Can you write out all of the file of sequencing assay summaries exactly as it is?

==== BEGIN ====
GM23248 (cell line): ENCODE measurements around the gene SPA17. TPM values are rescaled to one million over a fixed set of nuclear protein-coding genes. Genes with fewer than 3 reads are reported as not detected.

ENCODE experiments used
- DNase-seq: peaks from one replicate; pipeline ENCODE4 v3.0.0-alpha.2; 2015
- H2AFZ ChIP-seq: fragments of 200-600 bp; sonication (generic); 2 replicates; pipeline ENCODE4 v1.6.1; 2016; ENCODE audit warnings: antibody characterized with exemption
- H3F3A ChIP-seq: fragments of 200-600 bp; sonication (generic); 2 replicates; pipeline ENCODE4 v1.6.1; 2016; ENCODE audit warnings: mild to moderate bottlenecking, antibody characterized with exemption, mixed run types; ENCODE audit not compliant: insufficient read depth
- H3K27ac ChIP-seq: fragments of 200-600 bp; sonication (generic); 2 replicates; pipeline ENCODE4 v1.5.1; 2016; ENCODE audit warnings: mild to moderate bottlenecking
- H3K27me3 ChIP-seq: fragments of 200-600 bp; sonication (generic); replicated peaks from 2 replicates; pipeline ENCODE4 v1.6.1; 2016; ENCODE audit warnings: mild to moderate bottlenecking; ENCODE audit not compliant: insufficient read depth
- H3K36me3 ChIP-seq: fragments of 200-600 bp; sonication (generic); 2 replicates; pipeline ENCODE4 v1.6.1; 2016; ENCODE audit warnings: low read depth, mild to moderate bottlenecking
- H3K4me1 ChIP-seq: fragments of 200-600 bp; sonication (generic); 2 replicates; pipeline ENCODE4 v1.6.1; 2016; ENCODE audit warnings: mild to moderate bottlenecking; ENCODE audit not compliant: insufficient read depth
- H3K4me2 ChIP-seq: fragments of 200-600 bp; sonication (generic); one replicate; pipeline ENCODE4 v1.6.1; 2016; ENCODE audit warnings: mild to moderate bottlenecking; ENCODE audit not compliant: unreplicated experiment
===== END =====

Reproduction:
GM23248 (cell line): ENCODE measurements around the gene SPA17. TPM values are rescaled to one million over a fixed set of nuclear protein-coding genes. Genes with fewer than 3 reads are reported as not detected.

ENCODE experiments used
- DNase-seq: peaks from one replicate; pipeline ENCODE4 v3.0.0-alpha.2; 2015
- H2AFZ ChIP-seq: fragments of 200-600 bp; sonication (generic); 2 replicates; pipeline ENCODE4 v1.6.1; 2016; ENCODE audit warnings: antibody characterized with exemption
- H3F3A ChIP-seq: fragments of 200-600 bp; sonication (generic); 2 replicates; pipeline ENCODE4 v1.6.1; 2016; ENCODE audit warnings: mild to moderate bottlenecking, antibody characterized with exemption, mixed run types; ENCODE audit not compliant: insufficient read depth
- H3K27ac ChIP-seq: fragments of 200-600 bp; sonication (generic); 2 replicates; pipeline ENCODE4 v1.5.1; 2016; ENCODE audit warnings: mild to moderate bottlenecking
- H3K27me3 ChIP-seq: fragments of 200-600 bp; sonication (generic); replicated peaks from 2 replicates; pipeline ENCODE4 v1.6.1; 2016; ENCODE audit warnings: mild to moderate bottlenecking; ENCODE audit not compliant: insufficient read depth
- H3K36me3 ChIP-seq: fragments of 200-600 bp; sonication (generic); 2 replicates; pipeline ENCODE4 v1.6.1; 2016; ENCODE audit warnings: low read depth, mild to moderate bottlenecking
- H3K4me1 ChIP-seq: fragments of 200-600 bp; sonication (generic); 2 replicates; pipeline ENCODE4 v1.6.1; 2016; ENCODE audit warnings: mild to moderate bottlenecking; ENCODE audit not compliant: insufficient read depth
- H3K4me2 ChIP-seq: fragments of 200-600 bp; sonication (generic); one replicate; pipeline ENCODE4 v1.6.1; 2016; ENCODE audit warnings: mild to moderate bottlenecking; ENCODE audit not compliant: unreplicated experiment